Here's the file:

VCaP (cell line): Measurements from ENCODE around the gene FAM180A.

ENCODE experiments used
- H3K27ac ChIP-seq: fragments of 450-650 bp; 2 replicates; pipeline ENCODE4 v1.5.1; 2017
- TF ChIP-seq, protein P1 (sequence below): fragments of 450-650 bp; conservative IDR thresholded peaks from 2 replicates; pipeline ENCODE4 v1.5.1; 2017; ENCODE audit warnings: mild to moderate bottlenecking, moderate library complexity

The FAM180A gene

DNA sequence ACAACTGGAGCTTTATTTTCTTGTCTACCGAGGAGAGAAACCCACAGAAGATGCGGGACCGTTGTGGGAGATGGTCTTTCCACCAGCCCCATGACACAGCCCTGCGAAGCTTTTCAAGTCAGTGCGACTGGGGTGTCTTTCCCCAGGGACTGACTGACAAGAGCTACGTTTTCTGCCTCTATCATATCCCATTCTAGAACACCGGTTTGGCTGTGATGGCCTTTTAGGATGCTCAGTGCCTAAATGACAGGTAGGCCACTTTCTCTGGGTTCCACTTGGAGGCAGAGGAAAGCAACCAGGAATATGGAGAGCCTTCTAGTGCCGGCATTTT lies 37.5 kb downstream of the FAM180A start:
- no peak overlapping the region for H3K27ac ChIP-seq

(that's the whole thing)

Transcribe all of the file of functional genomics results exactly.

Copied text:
VCaP (cell line): Measurements from ENCODE around the gene FAM180A.

ENCODE experiments used
- H3K27ac ChIP-seq: fragments of 450-650 bp; 2 replicates; pipeline ENCODE4 v1.5.1; 2017
- TF ChIP-seq, protein P1 (sequence below): fragments of 450-650 bp; conservative IDR thresholded peaks from 2 replicates; pipeline ENCODE4 v1.5.1; 2017; ENCODE audit warnings: mild to moderate bottlenecking, moderate library complexity

The FAM180A gene

DNA sequence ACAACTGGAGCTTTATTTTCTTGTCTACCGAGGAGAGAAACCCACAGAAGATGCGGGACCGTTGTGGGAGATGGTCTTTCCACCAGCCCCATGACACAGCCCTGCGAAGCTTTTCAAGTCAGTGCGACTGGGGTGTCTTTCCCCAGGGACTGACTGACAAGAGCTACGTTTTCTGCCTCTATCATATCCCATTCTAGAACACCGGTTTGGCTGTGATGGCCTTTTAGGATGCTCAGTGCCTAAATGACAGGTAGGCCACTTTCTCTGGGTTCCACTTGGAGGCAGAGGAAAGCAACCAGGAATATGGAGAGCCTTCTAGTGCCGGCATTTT lies 37.5 kb downstream of the FAM180A start:
- no peak overlapping the region for H3K27ac ChIP-seq